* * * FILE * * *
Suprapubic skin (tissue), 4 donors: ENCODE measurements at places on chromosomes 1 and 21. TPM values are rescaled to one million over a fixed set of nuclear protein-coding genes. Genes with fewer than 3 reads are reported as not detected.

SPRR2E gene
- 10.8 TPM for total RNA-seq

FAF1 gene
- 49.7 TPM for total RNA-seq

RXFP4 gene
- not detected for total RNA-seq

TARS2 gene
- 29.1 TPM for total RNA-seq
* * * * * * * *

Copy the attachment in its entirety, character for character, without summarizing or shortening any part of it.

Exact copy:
Suprapubic skin (tissue), 4 donors: ENCODE measurements at places on chromosomes 1 and 21. TPM values are rescaled to one million over a fixed set of nuclear protein-coding genes. Genes with fewer than 3 reads are reported as not detected.

SPRR2E gene
- 10.8 TPM for total RNA-seq

FAF1 gene
- 49.7 TPM for total RNA-seq

RXFP4 gene
- not detected for total RNA-seq

TARS2 gene
- 29.1 TPM for total RNA-seq